Throw four ounces of fine fresh† mellow maccaroni into a pan of fast-boiling water, with about an ounce of fresh butter, and a small onion stuck with three or four cloves.‡ When it has swelled to its full size, and become tender, drain it well, and slip it into a couple of quarts of clear gravy-soup; let it simmer for a few minutes, when it will be ready for table. Observe, that the maccaroni should be boiled quite tender; but it should by no means be allowed to burst, nor to become pulpy. Serve grated Parmesan cheese with it.

Maccaroni, 4 ozs.; butter, 1 oz; 1 small onion; 5 cloves; three-quarters of an hour or more. In soup, 5 to 10 minutes.


The maccaroni for soups should always be either broken into short lengths before it is boiled, or sliced quickly afterwards into small rings not more than the sixth of an inch thick, unless the cut maccaroni be used; this requires but ten minutes boiling, and should be dropped into the soup in the same way as vermicelli. Four ounces of. it will be sufficient for two quarts of stock. It may be added to white soup after having been previously boiled in water or veal-broth, and well drained from it: it has a rather elegant appearance in clear gravy-soup, but should have a boil in water before it is thrown into it.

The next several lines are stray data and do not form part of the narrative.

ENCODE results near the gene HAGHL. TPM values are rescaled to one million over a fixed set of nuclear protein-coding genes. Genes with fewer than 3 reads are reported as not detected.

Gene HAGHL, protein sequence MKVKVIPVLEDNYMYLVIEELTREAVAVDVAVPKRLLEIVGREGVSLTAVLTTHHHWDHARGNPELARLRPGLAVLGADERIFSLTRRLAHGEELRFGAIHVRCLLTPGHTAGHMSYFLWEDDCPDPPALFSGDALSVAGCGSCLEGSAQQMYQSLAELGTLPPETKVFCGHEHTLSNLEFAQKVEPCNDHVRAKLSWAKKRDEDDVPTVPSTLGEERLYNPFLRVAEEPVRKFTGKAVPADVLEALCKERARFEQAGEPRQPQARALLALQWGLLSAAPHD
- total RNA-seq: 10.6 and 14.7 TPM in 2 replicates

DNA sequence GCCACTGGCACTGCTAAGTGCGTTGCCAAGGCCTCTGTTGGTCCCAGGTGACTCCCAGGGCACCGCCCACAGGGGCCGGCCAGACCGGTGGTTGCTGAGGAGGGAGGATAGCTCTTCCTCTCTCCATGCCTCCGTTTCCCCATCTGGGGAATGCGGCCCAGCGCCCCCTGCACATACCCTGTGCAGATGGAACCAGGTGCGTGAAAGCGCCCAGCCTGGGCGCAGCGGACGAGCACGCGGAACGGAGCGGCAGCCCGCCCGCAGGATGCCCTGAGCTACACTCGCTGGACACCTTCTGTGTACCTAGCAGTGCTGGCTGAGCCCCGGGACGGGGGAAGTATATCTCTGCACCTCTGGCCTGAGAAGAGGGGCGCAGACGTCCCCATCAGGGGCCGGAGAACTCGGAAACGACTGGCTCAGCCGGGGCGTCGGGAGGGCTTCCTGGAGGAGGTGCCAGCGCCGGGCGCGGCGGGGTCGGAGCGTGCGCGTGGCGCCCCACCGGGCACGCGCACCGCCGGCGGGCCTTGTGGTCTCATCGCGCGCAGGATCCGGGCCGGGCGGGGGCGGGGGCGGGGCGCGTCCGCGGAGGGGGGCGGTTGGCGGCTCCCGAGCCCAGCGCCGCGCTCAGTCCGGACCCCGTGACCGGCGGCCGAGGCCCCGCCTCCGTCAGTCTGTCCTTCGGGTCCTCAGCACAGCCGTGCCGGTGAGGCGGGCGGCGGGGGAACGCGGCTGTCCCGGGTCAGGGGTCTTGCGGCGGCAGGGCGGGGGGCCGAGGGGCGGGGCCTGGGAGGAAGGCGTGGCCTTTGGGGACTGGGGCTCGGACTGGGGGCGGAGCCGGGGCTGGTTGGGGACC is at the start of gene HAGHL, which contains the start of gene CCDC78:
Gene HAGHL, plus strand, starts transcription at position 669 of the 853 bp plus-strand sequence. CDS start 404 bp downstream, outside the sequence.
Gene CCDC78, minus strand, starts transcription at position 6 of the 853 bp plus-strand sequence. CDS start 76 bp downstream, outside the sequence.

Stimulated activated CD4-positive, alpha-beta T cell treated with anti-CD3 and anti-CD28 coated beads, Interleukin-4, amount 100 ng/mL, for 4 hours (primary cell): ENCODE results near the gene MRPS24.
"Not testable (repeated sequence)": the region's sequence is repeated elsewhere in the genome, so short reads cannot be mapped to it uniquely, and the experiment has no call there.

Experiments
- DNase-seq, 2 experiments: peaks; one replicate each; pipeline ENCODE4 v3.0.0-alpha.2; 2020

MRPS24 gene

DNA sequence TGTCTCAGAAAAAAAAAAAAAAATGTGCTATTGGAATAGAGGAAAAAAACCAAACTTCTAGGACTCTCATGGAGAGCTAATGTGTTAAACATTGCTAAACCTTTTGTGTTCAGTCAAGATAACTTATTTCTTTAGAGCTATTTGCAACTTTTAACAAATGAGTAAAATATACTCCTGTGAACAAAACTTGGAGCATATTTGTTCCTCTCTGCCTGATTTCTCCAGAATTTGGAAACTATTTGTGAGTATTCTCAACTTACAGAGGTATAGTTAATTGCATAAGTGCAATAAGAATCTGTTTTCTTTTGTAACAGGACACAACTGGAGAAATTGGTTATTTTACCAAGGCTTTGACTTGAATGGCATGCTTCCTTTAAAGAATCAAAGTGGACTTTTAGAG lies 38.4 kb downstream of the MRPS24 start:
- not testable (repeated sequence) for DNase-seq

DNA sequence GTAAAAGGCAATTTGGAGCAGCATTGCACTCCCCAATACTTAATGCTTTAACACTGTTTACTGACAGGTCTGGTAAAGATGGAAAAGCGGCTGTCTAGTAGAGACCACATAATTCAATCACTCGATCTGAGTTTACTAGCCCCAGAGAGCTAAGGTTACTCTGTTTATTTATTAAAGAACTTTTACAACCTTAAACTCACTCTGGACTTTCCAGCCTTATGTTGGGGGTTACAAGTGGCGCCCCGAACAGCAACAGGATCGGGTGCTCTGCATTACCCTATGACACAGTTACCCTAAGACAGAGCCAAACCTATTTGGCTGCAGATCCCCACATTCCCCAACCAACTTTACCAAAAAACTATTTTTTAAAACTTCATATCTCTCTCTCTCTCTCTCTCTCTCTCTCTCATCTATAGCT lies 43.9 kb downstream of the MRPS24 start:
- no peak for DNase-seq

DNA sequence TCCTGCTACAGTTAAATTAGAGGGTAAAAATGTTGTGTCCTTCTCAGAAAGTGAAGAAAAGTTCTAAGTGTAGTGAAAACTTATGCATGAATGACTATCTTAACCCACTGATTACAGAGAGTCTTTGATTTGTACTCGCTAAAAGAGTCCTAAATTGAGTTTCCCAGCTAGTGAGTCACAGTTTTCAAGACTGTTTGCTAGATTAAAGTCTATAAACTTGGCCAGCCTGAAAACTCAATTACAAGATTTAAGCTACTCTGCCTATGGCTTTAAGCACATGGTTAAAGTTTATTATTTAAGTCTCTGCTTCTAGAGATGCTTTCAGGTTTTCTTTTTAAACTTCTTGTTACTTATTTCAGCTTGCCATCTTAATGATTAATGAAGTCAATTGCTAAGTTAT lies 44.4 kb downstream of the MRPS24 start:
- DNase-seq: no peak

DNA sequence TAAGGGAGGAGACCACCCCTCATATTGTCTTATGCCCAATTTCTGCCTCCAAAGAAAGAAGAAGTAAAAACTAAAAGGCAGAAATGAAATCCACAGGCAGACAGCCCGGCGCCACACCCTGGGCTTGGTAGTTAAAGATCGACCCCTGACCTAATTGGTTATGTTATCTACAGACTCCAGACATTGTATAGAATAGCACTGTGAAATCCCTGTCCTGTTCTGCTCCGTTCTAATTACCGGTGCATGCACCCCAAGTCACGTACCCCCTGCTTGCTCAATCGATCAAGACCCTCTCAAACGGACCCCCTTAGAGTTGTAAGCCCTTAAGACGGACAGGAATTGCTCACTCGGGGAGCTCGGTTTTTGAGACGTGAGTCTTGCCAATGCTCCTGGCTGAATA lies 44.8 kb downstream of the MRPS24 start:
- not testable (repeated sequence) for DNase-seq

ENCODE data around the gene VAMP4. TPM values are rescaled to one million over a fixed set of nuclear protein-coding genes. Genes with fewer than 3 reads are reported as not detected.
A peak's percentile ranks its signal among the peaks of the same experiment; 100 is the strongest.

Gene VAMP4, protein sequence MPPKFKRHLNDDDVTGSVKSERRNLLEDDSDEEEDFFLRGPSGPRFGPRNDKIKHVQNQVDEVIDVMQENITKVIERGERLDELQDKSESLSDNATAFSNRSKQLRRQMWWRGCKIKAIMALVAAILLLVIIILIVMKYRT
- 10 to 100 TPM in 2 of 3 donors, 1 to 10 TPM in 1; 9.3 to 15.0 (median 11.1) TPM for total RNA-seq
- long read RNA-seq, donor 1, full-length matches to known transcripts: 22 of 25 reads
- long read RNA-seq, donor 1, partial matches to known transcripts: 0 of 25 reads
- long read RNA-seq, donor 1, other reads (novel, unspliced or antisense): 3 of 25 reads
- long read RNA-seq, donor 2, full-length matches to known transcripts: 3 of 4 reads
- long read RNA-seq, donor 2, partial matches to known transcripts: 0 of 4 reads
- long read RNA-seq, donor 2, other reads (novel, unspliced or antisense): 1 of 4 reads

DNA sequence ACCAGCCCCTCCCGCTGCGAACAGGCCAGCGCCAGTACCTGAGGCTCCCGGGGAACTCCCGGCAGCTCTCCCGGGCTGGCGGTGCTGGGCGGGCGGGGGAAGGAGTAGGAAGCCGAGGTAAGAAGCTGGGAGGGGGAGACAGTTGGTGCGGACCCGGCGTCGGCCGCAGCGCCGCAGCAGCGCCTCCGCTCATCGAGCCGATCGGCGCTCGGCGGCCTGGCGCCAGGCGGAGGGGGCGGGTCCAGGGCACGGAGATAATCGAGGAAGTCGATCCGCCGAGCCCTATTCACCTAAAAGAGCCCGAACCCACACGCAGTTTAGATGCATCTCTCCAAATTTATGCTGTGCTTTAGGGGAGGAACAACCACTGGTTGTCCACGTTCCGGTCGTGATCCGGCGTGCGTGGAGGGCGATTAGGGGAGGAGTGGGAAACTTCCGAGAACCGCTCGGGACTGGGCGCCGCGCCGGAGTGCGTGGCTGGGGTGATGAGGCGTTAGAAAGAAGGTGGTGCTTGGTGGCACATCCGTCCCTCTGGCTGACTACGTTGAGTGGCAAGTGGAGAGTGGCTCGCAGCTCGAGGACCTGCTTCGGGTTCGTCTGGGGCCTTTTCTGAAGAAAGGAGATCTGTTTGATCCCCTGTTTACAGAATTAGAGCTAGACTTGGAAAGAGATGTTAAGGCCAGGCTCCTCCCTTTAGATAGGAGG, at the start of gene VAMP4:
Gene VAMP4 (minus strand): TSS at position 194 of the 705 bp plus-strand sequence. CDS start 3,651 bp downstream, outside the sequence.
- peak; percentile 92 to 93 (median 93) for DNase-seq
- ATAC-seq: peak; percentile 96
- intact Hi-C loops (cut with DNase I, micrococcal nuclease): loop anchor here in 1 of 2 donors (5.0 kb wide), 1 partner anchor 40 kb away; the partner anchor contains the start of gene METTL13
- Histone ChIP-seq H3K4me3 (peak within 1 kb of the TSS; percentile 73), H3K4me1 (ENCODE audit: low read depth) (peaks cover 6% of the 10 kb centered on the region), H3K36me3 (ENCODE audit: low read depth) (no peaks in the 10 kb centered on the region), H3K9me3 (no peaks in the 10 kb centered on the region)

* When of very fine quality, the vermicelli will usually require less boiling than this.

† We must here repeat our warning against the use of long-kept maccaroni, vermicelli, or semoulina; as when stale, they will render any dish into which they are intraduced, quite unfit for table.

‡ For White Soups, omit the onion.